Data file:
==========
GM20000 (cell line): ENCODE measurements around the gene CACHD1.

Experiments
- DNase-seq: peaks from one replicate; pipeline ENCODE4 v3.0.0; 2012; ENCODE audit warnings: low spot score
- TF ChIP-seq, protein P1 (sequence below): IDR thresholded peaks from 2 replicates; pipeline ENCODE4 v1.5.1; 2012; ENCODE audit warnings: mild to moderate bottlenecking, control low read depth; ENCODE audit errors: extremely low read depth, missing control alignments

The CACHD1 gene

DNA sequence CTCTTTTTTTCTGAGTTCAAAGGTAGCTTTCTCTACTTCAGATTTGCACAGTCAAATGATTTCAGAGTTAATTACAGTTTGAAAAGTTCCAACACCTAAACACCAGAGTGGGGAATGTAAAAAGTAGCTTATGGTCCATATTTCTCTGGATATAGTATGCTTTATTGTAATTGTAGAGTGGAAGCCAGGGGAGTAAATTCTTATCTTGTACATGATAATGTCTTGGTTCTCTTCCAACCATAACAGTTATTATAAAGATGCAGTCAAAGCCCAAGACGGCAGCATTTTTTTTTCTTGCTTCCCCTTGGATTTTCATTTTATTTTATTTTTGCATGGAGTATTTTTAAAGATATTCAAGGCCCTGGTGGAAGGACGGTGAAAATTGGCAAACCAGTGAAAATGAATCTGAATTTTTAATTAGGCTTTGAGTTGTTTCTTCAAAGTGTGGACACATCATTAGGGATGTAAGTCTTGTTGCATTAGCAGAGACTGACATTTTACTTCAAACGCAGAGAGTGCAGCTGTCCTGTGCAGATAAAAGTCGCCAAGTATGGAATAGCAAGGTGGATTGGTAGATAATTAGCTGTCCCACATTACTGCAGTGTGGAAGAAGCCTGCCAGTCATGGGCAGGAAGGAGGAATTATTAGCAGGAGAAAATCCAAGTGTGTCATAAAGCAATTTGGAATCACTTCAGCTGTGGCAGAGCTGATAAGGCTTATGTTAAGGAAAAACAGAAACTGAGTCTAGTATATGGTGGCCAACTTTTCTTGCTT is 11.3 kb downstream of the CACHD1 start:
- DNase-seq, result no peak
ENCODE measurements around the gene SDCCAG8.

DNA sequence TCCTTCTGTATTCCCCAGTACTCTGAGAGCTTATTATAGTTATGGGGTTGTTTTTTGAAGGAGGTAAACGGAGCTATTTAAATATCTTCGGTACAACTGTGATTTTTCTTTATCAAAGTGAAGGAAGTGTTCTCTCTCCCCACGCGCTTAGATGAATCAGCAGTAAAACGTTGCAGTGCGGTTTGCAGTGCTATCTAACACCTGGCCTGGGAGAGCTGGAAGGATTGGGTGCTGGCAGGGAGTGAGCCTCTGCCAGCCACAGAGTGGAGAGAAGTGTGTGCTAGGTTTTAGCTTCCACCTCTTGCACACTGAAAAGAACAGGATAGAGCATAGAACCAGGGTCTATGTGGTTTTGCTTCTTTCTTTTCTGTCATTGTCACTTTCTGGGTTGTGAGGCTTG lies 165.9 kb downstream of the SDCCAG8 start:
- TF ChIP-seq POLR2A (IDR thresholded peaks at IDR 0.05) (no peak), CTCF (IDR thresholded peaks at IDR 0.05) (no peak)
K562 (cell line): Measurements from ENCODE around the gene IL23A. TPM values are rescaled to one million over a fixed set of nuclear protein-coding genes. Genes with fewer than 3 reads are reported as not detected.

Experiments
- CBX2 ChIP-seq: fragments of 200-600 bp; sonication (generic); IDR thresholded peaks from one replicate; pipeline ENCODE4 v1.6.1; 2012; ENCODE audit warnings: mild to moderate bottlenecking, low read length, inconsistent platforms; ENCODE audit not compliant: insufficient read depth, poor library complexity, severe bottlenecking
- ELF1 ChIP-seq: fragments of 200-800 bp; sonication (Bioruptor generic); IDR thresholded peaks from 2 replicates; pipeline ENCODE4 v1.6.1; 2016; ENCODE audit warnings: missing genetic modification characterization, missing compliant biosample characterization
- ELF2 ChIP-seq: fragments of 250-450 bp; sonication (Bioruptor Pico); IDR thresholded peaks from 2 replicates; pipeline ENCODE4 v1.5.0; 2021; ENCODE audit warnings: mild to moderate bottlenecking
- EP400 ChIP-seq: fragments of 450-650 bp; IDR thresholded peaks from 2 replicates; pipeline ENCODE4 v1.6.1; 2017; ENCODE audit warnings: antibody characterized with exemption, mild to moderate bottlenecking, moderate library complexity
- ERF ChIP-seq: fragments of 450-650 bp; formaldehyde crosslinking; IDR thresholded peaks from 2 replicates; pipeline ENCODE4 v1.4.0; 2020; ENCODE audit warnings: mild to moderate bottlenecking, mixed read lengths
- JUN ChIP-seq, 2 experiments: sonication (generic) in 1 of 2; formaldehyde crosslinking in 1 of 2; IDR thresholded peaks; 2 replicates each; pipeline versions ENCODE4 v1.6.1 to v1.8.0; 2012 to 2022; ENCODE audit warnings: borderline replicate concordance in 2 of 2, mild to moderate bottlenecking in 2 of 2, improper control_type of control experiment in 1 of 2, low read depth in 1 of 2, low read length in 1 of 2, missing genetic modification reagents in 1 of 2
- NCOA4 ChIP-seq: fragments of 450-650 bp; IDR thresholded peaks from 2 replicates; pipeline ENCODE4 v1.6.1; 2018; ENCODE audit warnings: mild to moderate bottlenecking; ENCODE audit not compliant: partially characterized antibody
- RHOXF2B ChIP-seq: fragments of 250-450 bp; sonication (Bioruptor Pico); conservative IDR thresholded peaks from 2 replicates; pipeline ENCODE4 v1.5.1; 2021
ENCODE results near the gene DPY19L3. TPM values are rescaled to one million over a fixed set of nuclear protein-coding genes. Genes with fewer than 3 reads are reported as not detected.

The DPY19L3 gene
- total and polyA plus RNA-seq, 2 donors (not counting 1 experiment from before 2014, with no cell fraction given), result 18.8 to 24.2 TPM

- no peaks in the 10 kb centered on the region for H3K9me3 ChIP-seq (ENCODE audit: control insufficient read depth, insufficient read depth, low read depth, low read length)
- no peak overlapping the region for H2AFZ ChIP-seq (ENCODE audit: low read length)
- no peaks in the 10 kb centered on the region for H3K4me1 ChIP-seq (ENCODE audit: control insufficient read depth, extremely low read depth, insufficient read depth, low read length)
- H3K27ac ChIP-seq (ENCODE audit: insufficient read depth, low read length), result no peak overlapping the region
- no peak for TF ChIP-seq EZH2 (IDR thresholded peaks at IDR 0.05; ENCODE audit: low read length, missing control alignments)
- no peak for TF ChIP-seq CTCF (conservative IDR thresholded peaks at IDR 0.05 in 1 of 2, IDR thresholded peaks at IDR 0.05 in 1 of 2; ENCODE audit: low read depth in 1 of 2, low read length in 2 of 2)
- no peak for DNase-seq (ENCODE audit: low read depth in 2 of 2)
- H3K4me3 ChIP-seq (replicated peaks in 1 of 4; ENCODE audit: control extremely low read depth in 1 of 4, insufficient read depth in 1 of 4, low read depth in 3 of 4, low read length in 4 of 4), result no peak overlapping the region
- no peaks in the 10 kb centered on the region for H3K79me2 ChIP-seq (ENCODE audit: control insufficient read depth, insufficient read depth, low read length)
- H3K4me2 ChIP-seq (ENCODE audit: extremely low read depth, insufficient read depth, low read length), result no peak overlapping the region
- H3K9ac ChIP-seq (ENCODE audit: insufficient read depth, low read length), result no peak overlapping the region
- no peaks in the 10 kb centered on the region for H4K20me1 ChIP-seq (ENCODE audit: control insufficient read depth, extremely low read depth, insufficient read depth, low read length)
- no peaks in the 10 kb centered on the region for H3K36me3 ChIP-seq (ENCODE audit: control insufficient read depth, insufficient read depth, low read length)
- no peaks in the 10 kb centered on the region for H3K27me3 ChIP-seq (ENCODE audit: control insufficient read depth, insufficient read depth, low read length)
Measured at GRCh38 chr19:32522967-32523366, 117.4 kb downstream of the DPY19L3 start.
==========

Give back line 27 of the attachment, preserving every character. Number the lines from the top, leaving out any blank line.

- H3K27ac ChIP-seq (ENCODE audit: insufficient read depth, low read length), result no peak overlapping the region